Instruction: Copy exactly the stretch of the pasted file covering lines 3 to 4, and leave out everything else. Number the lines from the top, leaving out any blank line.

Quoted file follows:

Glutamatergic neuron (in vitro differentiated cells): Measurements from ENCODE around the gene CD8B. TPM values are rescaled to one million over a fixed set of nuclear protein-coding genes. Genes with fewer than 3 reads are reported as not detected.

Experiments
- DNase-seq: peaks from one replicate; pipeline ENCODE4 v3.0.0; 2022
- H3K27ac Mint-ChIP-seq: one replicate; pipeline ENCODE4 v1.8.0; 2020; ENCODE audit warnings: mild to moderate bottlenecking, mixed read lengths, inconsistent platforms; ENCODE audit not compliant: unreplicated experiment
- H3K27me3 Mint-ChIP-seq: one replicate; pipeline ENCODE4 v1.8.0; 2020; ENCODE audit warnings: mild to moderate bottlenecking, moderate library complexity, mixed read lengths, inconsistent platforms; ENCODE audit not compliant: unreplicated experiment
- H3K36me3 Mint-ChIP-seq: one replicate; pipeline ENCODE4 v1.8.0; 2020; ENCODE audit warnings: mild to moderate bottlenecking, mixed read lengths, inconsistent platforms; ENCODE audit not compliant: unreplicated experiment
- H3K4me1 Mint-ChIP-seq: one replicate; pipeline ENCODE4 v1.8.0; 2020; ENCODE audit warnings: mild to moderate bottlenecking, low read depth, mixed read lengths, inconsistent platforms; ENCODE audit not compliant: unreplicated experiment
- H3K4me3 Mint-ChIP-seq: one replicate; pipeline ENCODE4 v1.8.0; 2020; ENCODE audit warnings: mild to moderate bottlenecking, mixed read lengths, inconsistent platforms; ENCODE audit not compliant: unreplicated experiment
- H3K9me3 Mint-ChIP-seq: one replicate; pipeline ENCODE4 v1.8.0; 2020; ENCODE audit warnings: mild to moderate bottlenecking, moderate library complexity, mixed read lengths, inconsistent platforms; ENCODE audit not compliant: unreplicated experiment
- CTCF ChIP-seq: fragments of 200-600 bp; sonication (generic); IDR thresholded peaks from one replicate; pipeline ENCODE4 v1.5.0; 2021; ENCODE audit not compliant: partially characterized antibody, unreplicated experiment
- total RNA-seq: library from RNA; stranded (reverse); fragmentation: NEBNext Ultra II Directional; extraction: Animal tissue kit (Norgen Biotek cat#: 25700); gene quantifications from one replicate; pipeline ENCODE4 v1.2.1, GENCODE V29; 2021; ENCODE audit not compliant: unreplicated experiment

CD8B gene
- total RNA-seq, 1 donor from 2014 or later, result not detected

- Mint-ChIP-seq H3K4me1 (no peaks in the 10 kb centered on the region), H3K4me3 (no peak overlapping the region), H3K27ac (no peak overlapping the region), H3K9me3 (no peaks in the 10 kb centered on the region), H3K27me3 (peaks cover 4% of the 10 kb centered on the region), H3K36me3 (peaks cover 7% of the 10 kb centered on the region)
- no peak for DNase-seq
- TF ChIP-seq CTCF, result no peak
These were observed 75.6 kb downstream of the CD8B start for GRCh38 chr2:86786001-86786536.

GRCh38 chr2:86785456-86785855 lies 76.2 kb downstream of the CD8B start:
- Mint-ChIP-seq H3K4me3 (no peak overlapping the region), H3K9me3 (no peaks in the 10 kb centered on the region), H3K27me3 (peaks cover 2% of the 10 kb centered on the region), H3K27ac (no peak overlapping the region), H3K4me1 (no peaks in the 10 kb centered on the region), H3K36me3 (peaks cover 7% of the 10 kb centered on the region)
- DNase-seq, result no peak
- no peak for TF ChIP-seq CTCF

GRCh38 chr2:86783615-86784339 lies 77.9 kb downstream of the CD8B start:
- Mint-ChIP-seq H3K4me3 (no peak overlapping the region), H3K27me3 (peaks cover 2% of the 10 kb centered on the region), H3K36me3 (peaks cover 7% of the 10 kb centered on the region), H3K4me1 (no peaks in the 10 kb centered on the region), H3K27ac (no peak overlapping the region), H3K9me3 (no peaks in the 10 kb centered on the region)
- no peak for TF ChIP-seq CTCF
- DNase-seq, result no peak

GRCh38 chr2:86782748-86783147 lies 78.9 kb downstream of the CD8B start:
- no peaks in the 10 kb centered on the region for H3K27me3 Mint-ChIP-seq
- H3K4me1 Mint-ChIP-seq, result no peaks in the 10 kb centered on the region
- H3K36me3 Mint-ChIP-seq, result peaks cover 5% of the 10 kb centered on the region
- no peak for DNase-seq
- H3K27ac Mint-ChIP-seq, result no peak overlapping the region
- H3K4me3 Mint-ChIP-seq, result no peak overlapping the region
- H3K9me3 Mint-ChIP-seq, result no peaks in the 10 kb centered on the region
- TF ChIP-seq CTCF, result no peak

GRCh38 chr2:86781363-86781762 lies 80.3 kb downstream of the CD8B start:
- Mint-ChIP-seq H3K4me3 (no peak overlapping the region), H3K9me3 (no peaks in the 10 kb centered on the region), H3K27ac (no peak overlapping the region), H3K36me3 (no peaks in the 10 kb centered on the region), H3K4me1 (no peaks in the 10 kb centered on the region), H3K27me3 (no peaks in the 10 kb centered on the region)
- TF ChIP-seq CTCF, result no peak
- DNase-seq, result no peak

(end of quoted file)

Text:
- DNase-seq: peaks from one replicate; pipeline ENCODE4 v3.0.0; 2022
- H3K27ac Mint-ChIP-seq: one replicate; pipeline ENCODE4 v1.8.0; 2020; ENCODE audit warnings: mild to moderate bottlenecking, mixed read lengths, inconsistent platforms; ENCODE audit not compliant: unreplicated experiment